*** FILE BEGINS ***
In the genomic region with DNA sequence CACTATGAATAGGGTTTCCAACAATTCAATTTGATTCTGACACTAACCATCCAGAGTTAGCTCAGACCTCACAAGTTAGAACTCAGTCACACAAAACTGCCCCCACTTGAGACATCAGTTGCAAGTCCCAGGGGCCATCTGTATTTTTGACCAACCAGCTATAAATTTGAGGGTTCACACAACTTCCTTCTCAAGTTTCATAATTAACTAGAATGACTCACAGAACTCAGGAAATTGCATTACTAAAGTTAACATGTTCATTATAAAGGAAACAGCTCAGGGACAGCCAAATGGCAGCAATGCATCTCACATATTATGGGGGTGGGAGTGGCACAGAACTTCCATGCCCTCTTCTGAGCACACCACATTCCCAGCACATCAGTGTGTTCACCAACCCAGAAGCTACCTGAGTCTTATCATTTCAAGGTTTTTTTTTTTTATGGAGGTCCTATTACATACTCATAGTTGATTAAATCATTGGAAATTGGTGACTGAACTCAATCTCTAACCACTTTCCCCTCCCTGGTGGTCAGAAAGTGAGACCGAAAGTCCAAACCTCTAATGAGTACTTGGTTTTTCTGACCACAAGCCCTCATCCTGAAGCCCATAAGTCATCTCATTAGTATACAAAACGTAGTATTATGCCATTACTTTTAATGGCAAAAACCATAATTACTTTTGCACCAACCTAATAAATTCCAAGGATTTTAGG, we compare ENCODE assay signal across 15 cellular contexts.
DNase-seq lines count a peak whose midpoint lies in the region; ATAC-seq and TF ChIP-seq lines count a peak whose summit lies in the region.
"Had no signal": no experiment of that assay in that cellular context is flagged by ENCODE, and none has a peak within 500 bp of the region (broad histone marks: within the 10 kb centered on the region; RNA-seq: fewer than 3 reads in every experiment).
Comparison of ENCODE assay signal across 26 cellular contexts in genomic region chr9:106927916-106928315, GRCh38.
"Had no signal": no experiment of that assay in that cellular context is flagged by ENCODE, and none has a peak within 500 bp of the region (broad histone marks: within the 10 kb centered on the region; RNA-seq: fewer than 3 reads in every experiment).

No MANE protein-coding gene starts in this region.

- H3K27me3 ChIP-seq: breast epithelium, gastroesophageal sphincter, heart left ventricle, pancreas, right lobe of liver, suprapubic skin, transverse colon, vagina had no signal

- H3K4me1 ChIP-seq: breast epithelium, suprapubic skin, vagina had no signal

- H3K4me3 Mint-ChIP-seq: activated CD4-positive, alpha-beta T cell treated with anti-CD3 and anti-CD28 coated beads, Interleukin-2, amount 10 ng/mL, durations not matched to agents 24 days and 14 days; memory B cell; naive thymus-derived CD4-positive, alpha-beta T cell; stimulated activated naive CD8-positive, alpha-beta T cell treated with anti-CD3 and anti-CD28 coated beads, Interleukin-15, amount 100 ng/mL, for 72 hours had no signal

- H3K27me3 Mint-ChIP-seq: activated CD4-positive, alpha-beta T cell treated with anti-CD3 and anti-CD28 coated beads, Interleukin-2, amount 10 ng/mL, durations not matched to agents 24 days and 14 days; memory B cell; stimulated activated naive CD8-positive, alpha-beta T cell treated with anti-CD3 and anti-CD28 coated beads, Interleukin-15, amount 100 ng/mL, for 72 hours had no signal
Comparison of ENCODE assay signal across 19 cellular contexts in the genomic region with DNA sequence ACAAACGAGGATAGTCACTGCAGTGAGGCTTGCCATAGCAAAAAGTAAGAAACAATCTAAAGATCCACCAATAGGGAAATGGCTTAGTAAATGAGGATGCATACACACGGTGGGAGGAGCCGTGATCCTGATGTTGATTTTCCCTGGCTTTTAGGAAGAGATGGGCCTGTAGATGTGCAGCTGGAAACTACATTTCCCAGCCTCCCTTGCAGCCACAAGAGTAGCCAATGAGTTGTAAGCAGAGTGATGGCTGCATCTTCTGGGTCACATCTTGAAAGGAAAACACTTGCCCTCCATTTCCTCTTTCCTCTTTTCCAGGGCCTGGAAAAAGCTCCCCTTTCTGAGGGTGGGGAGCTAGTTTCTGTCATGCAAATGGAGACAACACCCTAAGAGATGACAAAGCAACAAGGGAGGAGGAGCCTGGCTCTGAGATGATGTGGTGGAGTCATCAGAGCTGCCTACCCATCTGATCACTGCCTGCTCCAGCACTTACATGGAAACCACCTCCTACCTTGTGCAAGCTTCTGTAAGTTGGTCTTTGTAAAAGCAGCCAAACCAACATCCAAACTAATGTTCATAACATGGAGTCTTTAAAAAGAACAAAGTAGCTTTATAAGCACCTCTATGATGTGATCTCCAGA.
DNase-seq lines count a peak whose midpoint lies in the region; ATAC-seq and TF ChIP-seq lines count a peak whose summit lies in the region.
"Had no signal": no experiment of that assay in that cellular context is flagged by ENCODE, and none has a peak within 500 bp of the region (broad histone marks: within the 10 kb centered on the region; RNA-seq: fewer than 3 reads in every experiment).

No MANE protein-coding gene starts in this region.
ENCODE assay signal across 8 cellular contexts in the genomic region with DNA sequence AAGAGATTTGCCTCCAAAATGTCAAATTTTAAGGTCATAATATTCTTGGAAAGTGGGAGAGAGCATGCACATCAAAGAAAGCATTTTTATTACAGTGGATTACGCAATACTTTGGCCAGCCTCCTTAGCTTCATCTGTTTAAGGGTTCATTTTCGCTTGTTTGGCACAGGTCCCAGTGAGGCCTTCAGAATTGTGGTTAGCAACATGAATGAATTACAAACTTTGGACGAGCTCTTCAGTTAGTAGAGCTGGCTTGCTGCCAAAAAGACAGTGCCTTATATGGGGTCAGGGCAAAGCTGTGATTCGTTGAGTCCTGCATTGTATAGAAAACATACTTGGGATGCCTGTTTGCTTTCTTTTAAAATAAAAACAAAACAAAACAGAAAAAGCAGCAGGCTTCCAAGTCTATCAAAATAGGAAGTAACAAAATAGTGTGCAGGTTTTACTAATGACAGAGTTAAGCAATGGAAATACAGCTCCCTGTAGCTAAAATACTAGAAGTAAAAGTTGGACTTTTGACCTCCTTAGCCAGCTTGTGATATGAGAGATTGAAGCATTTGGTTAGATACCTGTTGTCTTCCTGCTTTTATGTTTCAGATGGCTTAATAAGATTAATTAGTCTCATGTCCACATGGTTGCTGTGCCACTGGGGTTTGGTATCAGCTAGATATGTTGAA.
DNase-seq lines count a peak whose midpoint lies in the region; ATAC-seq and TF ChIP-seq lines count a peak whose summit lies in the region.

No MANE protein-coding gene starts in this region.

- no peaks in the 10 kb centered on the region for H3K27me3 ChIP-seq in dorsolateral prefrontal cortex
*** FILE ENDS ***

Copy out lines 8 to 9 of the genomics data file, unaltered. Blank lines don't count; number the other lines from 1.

- H3K4me1 ChIP-seq: breast epithelium, suprapubic skin, vagina had no signal

- H3K4me3 Mint-ChIP-seq: activated CD4-positive, alpha-beta T cell treated with anti-CD3 and anti-CD28 coated beads, Interleukin-2, amount 10 ng/mL, durations not matched to agents 24 days and 14 days; memory B cell; naive thymus-derived CD4-positive, alpha-beta T cell; stimulated activated naive CD8-positive, alpha-beta T cell treated with anti-CD3 and anti-CD28 coated beads, Interleukin-15, amount 100 ng/mL, for 72 hours had no signal